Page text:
Engines valued at a total of about £330 billion will be required to power the commercial aircraft needed over the next 20 years, Rolls-Royce forecast yesterday.
The Derby-based aeroengine giant said as many as 51,000 commercial aircraft, ranging from business jets to high-capacity airliners, were likely to take to the skies in the next two decades.
The aircraft - with the big demand coming from the Asia Pacific region - would need as many as 114,000 jet engines.
Rolls-Royce made its upbeat forecast on the opening day of the Farnborough Air Show.
The company's Trent engines power the 555-seat Airbus A380 superjumbo flying at the show.
T he company said it believed high fuel prices will drive airlines to focus even harder on operating cost benefits of highly efficient, newgeneration jetliners.
Demand from China is expected to total 6,500 engines valued at around £36 billion through to 2026.
India is also seen as a major emerging force in commercial aviation. It is expected to provide a potential market in its own right for at least 1,600 engines in the next 20 years.
Rolls forecast planes in the single-aisle, 110 to 180-seat segment as being those most in demand over the next 20 years, with these aircraft needing about £100 billion worth of engines.
The largest sector by value, however, is viewed as that involving small and medium twin-aisle aircraft of 250-350 seats, triggering engine sales worth about £128 billion, with 40 per cent of the demand coming from Asia.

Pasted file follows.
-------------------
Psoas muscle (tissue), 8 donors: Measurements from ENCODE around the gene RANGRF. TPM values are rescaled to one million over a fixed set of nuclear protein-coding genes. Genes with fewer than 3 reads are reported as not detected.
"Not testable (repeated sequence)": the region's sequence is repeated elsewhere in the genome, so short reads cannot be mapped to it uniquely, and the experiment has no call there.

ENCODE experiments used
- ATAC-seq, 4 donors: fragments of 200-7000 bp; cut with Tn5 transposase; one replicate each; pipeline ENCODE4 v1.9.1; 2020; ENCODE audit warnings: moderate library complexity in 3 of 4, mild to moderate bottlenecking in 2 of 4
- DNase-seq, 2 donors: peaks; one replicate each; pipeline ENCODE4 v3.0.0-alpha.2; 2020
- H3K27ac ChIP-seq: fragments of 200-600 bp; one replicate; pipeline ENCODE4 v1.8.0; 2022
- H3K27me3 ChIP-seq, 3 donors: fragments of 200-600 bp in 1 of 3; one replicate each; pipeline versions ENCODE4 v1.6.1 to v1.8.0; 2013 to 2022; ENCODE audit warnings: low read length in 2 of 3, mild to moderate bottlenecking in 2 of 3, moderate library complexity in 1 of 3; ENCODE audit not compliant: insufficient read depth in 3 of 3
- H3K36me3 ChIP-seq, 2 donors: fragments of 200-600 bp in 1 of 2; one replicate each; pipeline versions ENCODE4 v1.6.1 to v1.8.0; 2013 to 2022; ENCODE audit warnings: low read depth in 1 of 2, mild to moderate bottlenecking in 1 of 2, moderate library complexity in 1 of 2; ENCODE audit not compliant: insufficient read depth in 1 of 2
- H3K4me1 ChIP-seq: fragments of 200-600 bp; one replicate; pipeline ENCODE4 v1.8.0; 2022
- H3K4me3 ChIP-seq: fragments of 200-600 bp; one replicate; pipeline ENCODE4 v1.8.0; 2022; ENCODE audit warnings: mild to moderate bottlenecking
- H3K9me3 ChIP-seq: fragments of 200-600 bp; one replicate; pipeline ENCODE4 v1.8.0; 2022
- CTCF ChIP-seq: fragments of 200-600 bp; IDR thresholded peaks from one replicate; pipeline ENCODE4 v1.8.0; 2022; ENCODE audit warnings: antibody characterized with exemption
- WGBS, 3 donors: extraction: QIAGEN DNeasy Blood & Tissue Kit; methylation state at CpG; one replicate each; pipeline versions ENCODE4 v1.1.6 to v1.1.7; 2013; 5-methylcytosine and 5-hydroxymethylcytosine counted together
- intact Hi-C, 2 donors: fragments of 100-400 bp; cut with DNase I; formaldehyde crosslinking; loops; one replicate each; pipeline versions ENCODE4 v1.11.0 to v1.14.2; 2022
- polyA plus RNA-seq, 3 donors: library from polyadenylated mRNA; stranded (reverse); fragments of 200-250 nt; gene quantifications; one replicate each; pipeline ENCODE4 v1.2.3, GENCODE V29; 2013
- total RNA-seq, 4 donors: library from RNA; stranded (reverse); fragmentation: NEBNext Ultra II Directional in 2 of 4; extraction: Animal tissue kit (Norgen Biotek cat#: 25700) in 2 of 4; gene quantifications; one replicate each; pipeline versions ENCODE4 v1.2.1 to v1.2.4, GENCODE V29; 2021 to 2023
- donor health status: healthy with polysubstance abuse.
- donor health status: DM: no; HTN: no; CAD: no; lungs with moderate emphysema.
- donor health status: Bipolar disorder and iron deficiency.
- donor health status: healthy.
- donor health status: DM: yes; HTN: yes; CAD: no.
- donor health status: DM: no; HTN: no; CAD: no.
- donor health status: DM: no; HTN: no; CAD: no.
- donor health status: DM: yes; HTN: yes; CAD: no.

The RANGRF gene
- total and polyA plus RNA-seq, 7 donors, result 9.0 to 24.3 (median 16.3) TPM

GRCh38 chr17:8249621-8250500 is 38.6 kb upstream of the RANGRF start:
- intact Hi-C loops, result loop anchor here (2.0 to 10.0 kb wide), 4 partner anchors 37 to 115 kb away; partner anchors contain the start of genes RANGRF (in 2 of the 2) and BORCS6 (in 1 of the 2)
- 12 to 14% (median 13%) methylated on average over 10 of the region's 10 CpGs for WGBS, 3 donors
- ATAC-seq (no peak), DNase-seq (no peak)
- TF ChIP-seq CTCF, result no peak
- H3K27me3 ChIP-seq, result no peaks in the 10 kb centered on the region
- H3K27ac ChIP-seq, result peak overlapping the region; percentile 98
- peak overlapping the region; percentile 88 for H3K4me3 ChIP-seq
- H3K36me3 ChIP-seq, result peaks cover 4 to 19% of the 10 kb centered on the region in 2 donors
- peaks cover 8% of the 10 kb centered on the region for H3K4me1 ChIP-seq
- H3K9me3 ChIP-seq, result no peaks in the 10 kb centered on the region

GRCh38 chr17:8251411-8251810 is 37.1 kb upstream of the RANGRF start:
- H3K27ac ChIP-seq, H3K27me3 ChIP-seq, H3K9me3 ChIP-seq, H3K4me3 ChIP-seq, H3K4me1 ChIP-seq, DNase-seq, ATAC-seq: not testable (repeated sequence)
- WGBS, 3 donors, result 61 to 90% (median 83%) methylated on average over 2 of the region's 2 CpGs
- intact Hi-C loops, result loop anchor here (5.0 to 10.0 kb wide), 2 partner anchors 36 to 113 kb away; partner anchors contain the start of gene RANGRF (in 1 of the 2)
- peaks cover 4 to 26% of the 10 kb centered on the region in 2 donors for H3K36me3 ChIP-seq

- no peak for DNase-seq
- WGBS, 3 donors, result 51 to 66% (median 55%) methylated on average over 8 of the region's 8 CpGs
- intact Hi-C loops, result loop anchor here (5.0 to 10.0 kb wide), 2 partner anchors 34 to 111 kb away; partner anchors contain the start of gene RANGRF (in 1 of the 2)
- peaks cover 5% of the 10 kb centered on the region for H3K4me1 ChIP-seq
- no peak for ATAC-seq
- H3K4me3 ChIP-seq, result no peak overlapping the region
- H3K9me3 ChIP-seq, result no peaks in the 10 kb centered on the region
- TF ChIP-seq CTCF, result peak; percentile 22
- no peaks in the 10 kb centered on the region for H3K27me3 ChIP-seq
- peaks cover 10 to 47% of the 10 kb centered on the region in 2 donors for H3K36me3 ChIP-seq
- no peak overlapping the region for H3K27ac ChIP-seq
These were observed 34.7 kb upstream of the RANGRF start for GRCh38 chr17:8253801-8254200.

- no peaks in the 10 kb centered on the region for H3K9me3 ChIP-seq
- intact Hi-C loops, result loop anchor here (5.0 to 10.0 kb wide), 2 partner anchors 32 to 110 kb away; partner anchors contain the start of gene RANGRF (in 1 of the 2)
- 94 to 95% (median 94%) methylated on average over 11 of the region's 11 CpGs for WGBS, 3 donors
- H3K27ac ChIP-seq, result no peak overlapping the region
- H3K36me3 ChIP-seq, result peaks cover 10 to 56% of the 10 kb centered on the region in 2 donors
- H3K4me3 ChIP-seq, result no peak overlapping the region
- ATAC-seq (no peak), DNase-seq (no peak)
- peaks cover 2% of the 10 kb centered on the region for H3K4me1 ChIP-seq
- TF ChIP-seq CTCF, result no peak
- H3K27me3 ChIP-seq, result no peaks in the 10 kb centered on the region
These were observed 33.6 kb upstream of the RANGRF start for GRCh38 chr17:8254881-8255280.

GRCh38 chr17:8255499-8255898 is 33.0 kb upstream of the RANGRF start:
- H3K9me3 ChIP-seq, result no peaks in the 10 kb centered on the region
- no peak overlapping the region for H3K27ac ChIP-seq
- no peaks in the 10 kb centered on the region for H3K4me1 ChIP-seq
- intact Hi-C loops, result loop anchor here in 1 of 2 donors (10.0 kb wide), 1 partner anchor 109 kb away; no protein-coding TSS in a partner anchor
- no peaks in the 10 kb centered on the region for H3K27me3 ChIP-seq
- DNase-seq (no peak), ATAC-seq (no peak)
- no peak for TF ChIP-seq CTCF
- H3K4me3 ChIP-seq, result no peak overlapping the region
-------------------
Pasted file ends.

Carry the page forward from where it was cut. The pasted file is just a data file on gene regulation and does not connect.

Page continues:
Rolls-Royce also expects to see strong and growing demand for aircraft in the 400-plus seats category.
These ultra-large aircraft are expected to need engines worth about £46 billion.
Rapid growth in the large business aircraft sector is seen as a major factor within the corporate jet market, which is expected to generate a requirement for 51,000 engines with a value of about £39 billion.
The forecast from RollsRoyce came as the company announced that its Trent 1000 engines had been chosen by International Lease Finance Corporation (ILFC) - the world's largest aircraft leasing company - to power up to 20 firm and option Boeing 787 Dreamliners in a deal potentially $600 million (£327.8 million) at list prices.
In addition, the engines will be offered to ILFC's lessees with services agreements, offering lifetime protection for each powerplant.
ILFC is scheduled to receive the first of its Trentpowered Boeing 787s in 2010.
Mike Terrett, president - civil aerospace at Rolls-Royce, said: "The versatility of the Trent 1000-powered 787 is a good strategic fit for ILFC due to the excellent economics it offers across a range of operations. It gives their customers extensive potential for their route networks, whilst at the same time providing ILFC with a flexible solution to fit many customers' needs."
Meanwhile, India's Deccan Aviation will buy 60 new engines from joint venture International Aero Engines, a spokeswoman for the company said yesterday.
The engines would be for low-cost carrier Air Deccan's Airbus aircraft.
IAE is a multinational consortium of United Technologies' subsidiary Pratt & Whitney, Rolls-Royce, Japanese Aero Engines Corpora-tion and Germany's MTU Aero Engones.